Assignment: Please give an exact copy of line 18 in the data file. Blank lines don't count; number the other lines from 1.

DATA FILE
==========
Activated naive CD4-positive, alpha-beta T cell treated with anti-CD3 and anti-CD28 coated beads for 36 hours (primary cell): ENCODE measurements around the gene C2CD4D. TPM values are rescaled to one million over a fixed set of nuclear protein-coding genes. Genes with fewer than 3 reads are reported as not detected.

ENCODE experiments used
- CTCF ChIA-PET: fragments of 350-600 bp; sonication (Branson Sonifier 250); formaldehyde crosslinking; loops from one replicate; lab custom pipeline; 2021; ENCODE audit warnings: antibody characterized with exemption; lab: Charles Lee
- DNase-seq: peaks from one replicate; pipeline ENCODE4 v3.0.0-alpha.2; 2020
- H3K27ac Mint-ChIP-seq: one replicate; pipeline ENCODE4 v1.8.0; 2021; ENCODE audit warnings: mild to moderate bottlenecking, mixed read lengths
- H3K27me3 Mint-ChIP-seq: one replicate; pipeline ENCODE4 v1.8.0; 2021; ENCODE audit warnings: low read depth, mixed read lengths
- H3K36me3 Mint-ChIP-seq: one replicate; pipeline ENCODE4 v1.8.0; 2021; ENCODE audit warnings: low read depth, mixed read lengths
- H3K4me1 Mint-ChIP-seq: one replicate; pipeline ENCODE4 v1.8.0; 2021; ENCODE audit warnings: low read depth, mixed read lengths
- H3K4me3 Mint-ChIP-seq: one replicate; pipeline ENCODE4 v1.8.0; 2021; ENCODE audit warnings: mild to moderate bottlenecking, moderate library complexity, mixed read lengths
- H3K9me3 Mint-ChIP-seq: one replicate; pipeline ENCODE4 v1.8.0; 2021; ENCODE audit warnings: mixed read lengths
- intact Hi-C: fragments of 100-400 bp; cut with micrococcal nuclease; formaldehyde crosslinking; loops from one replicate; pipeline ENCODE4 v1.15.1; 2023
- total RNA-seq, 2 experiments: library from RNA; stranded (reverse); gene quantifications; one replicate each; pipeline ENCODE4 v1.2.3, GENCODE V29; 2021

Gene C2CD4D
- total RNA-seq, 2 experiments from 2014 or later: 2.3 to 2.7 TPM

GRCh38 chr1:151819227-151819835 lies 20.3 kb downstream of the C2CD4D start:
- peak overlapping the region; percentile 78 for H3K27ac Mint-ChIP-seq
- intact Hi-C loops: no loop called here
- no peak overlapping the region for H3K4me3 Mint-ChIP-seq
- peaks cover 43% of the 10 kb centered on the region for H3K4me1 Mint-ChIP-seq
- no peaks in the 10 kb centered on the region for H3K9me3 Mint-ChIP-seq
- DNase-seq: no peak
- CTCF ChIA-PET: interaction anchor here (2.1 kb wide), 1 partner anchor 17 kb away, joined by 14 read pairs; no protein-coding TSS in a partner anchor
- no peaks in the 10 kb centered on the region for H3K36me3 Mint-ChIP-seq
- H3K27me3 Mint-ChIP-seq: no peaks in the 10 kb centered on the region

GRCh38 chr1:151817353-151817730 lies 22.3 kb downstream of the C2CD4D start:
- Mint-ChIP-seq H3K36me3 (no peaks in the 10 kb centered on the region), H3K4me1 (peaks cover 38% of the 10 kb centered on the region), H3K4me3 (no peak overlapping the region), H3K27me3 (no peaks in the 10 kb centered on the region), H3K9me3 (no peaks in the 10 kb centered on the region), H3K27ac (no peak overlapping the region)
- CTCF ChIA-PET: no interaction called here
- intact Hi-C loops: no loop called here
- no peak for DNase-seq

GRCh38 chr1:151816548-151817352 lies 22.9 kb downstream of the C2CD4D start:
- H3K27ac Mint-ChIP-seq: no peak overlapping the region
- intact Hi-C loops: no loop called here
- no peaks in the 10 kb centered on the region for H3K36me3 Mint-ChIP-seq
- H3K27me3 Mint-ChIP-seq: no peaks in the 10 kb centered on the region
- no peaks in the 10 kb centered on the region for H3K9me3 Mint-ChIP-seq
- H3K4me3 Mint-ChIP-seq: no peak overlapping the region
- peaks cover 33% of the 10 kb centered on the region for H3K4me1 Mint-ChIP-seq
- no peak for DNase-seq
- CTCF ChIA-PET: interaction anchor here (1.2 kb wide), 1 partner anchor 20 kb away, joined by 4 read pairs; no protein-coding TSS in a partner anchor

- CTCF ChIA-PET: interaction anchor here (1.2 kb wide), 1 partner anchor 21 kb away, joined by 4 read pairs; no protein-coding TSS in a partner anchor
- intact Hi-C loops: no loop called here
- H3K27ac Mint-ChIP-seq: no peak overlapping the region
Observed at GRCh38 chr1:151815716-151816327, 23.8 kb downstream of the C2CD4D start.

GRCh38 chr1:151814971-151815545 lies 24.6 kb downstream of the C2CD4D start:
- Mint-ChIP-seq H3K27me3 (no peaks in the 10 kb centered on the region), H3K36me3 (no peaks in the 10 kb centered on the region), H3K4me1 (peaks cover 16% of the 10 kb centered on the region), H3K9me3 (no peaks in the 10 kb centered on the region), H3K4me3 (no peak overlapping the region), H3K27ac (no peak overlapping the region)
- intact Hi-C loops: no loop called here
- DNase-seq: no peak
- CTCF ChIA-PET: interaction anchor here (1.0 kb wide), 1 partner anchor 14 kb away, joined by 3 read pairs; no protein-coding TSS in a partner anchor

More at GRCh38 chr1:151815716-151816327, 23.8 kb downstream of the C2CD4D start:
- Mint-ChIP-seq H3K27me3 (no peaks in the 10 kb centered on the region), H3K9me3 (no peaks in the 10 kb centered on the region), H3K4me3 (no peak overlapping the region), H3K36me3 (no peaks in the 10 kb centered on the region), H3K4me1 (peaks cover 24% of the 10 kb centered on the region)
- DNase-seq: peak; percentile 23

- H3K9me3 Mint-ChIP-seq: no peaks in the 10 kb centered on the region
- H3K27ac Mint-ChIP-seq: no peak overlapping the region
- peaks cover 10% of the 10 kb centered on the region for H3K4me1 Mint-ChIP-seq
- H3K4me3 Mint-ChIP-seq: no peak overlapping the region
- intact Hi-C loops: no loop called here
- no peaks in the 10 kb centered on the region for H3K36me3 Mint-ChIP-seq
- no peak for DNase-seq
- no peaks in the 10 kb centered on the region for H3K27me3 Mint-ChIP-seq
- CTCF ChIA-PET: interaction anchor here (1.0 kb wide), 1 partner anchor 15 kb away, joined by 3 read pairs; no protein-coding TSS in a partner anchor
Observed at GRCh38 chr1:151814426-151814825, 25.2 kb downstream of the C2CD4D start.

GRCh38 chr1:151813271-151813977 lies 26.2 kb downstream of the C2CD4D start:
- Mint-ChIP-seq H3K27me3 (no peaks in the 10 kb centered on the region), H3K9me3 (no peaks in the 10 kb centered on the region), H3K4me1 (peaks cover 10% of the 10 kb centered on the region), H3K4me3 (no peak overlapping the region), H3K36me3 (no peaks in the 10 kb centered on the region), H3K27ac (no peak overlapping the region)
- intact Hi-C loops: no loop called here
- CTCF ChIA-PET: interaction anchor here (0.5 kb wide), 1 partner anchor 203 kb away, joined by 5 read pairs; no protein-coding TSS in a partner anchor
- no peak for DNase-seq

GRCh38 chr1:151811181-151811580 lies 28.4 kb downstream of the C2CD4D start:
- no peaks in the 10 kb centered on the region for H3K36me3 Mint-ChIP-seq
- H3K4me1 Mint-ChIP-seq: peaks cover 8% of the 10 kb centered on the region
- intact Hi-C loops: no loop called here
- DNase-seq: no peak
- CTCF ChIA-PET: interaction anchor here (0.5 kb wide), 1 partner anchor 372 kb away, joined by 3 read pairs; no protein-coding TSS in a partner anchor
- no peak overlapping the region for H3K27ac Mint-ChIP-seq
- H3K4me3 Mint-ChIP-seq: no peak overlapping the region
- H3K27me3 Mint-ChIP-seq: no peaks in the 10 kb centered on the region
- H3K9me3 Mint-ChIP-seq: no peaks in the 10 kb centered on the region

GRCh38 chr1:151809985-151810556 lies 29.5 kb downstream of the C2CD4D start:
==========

- no peak overlapping the region for H3K4me3 Mint-ChIP-seq